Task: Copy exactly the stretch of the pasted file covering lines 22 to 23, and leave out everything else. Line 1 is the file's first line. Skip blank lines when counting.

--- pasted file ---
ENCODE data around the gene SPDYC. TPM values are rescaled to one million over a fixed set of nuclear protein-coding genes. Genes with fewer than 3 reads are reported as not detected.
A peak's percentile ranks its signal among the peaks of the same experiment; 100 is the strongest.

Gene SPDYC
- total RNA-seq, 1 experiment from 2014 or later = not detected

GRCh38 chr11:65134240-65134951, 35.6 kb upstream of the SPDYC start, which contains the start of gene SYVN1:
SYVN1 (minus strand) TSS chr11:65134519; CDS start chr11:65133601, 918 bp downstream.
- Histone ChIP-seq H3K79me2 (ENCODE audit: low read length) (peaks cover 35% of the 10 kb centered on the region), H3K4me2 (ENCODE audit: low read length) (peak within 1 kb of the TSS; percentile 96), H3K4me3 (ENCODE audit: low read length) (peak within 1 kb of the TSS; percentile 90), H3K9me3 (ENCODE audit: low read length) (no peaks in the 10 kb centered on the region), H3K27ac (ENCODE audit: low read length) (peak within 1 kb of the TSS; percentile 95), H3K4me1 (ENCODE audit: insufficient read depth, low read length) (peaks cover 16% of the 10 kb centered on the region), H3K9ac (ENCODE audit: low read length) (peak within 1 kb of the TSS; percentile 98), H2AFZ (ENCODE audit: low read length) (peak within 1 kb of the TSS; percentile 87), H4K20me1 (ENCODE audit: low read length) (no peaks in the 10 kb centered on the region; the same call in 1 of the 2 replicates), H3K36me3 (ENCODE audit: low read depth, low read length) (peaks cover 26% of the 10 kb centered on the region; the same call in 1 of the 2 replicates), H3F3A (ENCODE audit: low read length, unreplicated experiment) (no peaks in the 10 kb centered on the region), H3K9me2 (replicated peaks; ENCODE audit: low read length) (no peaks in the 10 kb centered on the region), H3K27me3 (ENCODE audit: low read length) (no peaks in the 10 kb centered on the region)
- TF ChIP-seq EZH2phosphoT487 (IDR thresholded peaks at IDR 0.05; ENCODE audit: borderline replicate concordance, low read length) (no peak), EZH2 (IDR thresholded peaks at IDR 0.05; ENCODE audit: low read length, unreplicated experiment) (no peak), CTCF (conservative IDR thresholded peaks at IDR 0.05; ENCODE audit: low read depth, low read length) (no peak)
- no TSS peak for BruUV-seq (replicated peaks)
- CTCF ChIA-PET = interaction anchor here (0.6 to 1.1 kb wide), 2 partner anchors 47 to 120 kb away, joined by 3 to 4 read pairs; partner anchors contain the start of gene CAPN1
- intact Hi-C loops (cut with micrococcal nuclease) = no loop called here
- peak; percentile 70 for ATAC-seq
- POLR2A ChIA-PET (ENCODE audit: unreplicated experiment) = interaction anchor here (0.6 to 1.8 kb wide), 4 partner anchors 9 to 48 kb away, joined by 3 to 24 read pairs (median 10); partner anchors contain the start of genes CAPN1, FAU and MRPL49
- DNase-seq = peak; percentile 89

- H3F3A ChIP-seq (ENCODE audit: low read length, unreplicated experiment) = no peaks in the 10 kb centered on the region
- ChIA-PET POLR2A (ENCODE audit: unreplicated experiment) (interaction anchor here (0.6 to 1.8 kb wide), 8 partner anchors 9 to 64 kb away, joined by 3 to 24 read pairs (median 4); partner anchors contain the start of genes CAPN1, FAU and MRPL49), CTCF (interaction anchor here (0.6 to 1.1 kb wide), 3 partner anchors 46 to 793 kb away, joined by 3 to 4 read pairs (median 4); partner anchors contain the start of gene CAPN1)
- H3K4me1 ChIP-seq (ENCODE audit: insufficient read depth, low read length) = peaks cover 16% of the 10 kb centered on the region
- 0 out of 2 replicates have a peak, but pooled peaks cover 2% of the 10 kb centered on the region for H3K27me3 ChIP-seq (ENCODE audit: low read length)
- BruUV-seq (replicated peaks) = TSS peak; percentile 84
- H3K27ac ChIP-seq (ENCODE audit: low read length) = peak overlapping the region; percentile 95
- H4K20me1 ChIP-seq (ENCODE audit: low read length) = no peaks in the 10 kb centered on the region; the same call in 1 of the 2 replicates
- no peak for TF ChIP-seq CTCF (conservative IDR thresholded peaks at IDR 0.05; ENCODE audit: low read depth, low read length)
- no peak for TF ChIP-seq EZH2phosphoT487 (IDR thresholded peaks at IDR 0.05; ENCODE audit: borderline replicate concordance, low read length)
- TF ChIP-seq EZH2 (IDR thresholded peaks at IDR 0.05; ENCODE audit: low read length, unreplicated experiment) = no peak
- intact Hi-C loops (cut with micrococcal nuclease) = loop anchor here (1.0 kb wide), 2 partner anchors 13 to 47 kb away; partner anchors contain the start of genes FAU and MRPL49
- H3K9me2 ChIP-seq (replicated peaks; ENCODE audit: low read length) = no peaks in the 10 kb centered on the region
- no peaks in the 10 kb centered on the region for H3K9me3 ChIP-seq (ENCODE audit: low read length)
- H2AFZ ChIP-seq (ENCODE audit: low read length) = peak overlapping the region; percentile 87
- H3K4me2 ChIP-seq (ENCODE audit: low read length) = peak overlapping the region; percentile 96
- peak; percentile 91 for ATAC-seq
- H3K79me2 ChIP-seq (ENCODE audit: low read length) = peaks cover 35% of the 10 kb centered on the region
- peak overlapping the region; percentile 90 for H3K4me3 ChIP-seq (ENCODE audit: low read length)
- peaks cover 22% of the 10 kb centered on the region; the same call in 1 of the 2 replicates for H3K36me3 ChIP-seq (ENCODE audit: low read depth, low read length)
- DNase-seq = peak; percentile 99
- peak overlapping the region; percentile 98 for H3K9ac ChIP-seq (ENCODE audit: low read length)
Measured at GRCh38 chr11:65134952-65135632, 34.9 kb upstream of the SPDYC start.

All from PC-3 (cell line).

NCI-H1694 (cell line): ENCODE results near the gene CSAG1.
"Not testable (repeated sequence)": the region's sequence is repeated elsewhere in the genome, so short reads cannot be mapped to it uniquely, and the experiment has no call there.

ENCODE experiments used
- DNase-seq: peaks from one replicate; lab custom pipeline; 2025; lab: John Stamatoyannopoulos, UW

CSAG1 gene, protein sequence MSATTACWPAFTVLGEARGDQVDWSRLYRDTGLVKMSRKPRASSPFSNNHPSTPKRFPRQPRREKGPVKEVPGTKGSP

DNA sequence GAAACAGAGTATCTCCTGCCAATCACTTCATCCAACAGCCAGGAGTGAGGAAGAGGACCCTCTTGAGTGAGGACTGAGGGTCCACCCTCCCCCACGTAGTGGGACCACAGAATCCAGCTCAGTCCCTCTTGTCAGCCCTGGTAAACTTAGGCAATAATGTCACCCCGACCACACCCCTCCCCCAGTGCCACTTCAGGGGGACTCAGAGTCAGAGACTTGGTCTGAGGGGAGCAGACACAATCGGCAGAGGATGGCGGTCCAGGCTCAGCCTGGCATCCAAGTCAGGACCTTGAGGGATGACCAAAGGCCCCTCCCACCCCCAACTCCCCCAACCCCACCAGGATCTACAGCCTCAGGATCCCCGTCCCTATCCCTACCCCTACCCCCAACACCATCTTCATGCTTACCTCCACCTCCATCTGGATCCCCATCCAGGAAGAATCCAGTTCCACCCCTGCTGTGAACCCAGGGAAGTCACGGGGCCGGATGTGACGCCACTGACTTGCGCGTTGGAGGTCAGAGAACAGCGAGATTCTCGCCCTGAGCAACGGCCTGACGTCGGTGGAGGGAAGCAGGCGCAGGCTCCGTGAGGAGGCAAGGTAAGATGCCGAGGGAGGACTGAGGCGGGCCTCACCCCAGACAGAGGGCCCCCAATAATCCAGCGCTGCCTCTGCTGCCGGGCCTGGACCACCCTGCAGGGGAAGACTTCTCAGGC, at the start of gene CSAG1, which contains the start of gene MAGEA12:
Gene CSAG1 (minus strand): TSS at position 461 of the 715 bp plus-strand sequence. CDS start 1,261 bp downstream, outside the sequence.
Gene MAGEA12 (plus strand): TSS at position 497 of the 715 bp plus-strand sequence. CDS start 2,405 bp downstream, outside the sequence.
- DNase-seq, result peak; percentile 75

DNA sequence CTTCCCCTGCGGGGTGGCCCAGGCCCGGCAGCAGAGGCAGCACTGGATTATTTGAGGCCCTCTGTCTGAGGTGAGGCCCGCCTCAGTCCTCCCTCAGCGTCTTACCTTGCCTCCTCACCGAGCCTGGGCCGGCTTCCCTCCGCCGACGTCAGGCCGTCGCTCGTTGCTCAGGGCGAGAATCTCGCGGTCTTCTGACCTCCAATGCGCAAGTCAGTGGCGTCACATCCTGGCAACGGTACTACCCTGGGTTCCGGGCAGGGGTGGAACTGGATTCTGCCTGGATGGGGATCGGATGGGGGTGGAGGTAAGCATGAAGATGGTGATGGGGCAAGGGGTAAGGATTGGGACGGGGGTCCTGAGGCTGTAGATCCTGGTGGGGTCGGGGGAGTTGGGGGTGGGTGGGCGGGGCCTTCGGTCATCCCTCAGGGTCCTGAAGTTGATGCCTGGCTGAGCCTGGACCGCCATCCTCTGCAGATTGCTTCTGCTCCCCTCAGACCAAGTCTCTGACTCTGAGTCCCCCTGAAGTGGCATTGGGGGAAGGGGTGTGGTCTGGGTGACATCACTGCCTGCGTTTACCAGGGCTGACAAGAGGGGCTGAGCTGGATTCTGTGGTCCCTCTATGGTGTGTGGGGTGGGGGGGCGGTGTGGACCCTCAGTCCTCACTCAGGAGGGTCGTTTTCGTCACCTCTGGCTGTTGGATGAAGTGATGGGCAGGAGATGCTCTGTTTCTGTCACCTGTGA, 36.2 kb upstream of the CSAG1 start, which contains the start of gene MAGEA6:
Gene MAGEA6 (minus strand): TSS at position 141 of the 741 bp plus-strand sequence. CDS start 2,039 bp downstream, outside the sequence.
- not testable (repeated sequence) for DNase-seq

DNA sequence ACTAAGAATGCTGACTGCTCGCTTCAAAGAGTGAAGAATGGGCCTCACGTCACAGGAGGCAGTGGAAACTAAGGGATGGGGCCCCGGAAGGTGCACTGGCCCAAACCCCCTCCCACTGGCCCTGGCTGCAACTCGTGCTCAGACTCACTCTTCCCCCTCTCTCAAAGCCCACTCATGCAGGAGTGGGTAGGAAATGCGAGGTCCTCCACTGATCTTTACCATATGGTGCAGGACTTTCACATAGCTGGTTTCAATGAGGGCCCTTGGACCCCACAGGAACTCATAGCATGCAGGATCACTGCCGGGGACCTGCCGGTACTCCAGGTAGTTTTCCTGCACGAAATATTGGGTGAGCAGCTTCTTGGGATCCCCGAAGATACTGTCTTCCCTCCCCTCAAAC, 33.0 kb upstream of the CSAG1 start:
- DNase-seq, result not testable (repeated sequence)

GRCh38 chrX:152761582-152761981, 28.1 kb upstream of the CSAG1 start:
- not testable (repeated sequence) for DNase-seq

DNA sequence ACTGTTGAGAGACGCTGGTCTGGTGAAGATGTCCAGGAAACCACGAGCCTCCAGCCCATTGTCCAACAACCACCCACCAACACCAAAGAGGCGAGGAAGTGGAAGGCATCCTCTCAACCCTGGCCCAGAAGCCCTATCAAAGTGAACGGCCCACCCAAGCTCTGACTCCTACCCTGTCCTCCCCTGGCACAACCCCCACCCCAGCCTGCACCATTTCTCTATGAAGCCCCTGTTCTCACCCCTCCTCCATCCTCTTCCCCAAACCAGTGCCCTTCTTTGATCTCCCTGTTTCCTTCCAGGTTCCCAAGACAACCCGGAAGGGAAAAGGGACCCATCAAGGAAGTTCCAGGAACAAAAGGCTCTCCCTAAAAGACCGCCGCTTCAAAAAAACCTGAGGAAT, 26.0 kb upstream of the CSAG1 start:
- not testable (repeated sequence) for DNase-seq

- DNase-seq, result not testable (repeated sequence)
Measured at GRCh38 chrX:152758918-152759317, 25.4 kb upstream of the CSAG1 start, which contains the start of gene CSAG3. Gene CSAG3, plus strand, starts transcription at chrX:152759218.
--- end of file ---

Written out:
- no peak for TF ChIP-seq CTCF (conservative IDR thresholded peaks at IDR 0.05; ENCODE audit: low read depth, low read length)
- no peak for TF ChIP-seq EZH2phosphoT487 (IDR thresholded peaks at IDR 0.05; ENCODE audit: borderline replicate concordance, low read length)